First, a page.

Acromegaly

Acromegaly is a rare chronic endocrine disorder resulting from hypersecretion of growth hormone (GH), typically by a pituitary adenoma, which results in abnormal musculoskeletal growth that is most often noted in the face and distal extremities. Diagnosis is made on the basis of GH and insulin-like growth factor testing.

Quick Answers for Clinicians

Which testing algorithms are related to this topic?

Diagnosis

Indications for Testing

  • Adults
    • Enlarged facial or acral features, abnormal musculoskeletal growth
    • Combination of several of the following – chronic headaches, sleep apnea, bony arthritis, carpal tunnel syndrome, diabetes mellitus type 2, and hyperhidrosis (Katznelson, Endocrine Society, 2014)
  • Children
    • Accelerated linear growth (gigantism)

Laboratory Testing

  • Screening
    • Insulin-like growth factor 1 (IGF-1)
      • Most relevant test due to steady secretion
      • Highly specific if elevated
    • Growth hormone (GH)
      • Secretion is pulsatile; even morning levels may not be elevated
      • Should not be used alone to diagnose acromegaly (Katznelson, Endocrine Society, 2014)
  • Confirmation
    • Perform glucose tolerance test (GTT) and measure GH
      • Administer 75 g glucose and perform GH measurements over 120 minutes
        • Failure to suppress GH during hyperglycemia is diagnostic
        • GH <1 ng/mL excludes acromegaly
      • Clinical scenarios resulting in high GH levels and nonsuppression of GH with GTT
        High GH + Low IGF-1 High GH + Normal/High IGF-1
        Anorexia/fasting Pregnancy
        Exogenous estrogen Puberty
        Liver disease Uncontrolled hyperthyroidism
        Renal insufficiency  
        Uncontrolled diabetes mellitus  
        GH, growth hormone; GTT, glucose tolerance test; IGF-1, insulin-like growth factor 1

Histology

Imaging Studies and Procedures

  • Magnetic resonance imaging (MRI) – preferred modality to evaluate tumor presence and size
  • Computed tomography (CT) – if MRI unavailable
  • Visual field testing
    • Recommended in pregnant patients with macroadenomas (Katznelson, Endocrine Society, 2014)
    • Use if optic chiasm compression is suspected

Differential Diagnosis

Monitoring

  • Monitor growth hormone (GH) and/or insulin-like growth factor 1 (IGF-1) levels for effectiveness of therapy
    • Use the same test type for consistency, if possible
    • Target concentrations
      • GH <1 ng/mL or
      • Normal IGF-1 levels
  • GH and/or IGF-1 monitoring not recommended during pregnancy (Katznelson, Endocrine Society, 2014)

Background

Epidemiology

  • Incidence – 3-4/million (Kannan, 2013)
  • Age – mean onset 40 years
  • Sex – M:F, equal

Etiology

  • Pituitary adenomas – most common cause
  • Tumors
  • Familial disorders
  • Extrapituitary causes
    • Growth hormone-releasing hormone (GHRH)-secreting hypothalamic tumor
    • Ectopic secretion of GHRH

Pathophysiology

  • Most acromegaly is caused by sporadic GH-secreting pituitary adenomas
  • GH is synthesized in somatotroph cells of the anterior lobe of pituitary gland
    • Pulsatile secretion
  • GH secretion is regulated by the hypothalamus
    • Stimulated by GHRH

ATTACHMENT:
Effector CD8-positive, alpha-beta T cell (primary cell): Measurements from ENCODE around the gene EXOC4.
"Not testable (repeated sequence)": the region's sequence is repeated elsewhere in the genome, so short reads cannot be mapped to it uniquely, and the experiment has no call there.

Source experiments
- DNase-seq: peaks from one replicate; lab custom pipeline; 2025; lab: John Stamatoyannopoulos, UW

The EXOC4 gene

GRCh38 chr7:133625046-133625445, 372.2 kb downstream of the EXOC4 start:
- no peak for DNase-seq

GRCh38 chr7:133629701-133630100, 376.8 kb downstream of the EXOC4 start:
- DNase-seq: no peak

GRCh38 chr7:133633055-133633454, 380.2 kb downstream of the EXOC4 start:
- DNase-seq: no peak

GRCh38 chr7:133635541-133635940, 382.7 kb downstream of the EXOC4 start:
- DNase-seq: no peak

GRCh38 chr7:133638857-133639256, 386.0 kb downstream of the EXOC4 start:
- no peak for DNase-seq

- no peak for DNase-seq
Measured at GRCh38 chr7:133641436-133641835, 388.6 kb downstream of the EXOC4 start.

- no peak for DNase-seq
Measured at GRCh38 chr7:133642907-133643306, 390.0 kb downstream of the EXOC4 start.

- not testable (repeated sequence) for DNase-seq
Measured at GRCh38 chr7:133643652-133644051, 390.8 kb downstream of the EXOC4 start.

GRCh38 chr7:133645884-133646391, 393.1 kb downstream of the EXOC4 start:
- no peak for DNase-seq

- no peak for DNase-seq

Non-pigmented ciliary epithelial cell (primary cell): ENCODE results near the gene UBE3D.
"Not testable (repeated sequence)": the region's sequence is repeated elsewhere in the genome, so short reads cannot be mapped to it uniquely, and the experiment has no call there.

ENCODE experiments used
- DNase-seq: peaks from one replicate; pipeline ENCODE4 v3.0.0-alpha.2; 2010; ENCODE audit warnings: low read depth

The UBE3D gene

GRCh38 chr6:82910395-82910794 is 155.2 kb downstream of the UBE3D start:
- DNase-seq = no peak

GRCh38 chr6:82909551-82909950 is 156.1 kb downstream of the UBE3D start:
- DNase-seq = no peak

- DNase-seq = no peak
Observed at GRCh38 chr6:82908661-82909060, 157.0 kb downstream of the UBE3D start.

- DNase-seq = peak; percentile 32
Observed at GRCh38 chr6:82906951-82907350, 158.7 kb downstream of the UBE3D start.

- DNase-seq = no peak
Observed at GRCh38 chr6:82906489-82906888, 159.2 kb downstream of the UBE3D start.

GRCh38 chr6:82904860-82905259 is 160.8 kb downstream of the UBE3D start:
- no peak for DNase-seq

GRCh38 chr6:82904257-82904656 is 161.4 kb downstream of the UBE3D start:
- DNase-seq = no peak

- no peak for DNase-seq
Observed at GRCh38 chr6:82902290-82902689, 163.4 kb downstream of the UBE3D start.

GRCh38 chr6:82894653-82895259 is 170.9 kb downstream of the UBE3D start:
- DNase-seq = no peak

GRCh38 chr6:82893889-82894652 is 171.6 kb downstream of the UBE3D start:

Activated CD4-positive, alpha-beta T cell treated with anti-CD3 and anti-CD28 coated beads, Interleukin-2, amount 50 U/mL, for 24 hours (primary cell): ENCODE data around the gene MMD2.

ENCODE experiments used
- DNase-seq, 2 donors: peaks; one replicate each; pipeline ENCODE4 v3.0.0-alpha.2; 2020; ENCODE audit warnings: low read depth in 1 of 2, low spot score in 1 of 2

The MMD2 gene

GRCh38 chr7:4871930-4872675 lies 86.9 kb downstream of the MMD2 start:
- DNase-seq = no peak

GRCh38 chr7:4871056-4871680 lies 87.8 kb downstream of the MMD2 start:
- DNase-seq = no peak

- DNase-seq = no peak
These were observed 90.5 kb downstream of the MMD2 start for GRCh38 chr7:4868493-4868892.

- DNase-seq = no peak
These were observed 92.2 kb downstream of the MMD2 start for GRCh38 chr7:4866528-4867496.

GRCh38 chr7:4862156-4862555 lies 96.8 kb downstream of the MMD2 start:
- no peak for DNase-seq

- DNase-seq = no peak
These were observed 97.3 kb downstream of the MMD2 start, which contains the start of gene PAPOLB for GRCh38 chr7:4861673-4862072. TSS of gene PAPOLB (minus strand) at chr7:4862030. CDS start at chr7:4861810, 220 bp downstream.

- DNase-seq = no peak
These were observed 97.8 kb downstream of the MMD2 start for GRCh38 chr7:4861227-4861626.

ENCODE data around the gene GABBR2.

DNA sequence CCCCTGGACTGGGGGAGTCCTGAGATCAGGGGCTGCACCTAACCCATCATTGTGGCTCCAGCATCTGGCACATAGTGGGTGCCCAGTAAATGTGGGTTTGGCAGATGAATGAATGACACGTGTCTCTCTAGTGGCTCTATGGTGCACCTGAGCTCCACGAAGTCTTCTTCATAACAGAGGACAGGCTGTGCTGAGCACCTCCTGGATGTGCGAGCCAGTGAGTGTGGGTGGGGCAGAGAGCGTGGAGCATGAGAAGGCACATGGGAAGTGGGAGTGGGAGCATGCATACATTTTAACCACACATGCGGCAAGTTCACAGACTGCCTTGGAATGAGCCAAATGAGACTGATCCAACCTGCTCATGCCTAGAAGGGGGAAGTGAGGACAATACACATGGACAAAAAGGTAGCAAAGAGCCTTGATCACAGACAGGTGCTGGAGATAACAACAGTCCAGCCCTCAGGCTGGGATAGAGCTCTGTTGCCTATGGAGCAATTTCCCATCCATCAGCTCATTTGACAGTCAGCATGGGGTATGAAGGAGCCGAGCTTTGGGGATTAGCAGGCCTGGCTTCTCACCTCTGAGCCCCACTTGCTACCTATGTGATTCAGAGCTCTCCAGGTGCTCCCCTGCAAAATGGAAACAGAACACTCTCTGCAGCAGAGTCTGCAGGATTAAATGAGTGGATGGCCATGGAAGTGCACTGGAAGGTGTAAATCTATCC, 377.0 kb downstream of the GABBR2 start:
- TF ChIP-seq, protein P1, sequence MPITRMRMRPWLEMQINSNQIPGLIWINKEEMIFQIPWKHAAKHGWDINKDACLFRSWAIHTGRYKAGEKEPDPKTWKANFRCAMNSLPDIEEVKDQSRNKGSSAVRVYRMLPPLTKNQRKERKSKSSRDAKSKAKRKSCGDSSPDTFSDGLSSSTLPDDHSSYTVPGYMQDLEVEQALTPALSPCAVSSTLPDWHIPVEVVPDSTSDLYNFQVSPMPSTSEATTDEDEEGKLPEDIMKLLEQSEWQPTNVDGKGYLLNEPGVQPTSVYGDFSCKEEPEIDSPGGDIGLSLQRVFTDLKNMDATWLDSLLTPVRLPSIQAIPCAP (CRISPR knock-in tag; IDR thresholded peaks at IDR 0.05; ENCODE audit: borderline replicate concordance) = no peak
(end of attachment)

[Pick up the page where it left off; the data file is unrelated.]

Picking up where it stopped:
• Inhibited by somatostatin
  • Circulating GH stimulates synthesis and secretion of insulin-like growth factor 1 (IGF-1) from the liver
  • IGF-1 inhibits GH secretion at the pituitary and hypothalamus level, creating a negative feedback loop
  • Pituitary tumors mimic stimulation of adenylyl cyclase by GHRH receptor activation
    • Causes autonomous GH secretion
    • Symptoms are related to excess GH and IGF-1 secretion and to expansion of the pituitary mass

Clinical Presentation

  • Indolent course – delay in diagnosis of 4-10 years
  • Symptoms of pituitary mass expansion
    • Headaches
    • Visual field defects
    • Cranial nerve palsies
    • Symptoms consistent with hypopituitarism due to compression of remaining pituitary gland by expanding mass
  • Symptoms of GH excess
    • Musculoskeletal
      • Hypertrophic arthropathy – both axial and peripheral skeleton
      • Carpal tunnel syndrome
      • Bony overgrowth
        • Coarse facial features, macrognathia, frontal bossing
        • Spade-shaped hands
        • Enlarged feet
        • Mandibular overgrowth – prognathia
        • Open epiphyses in children – linear bone growth causes gigantism
      • Obstructive sleep apnea – due to soft tissue overgrowth (eg, macroglossia)
    • Cardiovascular
      • Hypertension
      • Cardiomyopathy – biventricular hypertrophy
      • Arrhythmias
    • Dermatologic
      • Acanthosis nigricans
      • Hyperhydrosis
    • Metabolic
    • Neoplastic
  • Familial acromegaly
    • MEN1
      • Autosomal dominant inheritance
      • ~10% incidence of GH-producing tumors
    • McCune-Albright syndrome
      • Rare
      • Triad of peripheral precocious puberty, café-au-lait spots, fibrous dysplasia of the bone
      • Thyrotoxicosis
    • Carney complex
      • Rare
      • Pigmented skin, myxoma, cardiac myxoma, thyroid nodules or carcinoma, primary pigmented nodular adrenocortical disease
      • ~10% incidence of GH-producing tumors
    • Familial isolated pituitary adenoma
      • More common for childhood onset – frequent presentation is gigantism
      • Higher growth rate than with sporadic tumors

ARUP Lab Tests

Primary Tests

Aid in diagnosis of growth hormone excess or deficiency disorders

Use to diagnose gestational diabetes mellitus, diabetes mellitus, or impaired glucose tolerance

Aid in diagnosis of growth hormone excess or deficiency disorders

Aid in histologic diagnosis of acromegaly

Stained and returned to client pathologist; consultation available if needed

Related Tests

Not a first-line test in the evaluation of growth disorders

Aid in workup of suspected anterior hypopituitarism

Medical Experts

Contributor

References

Additional Resources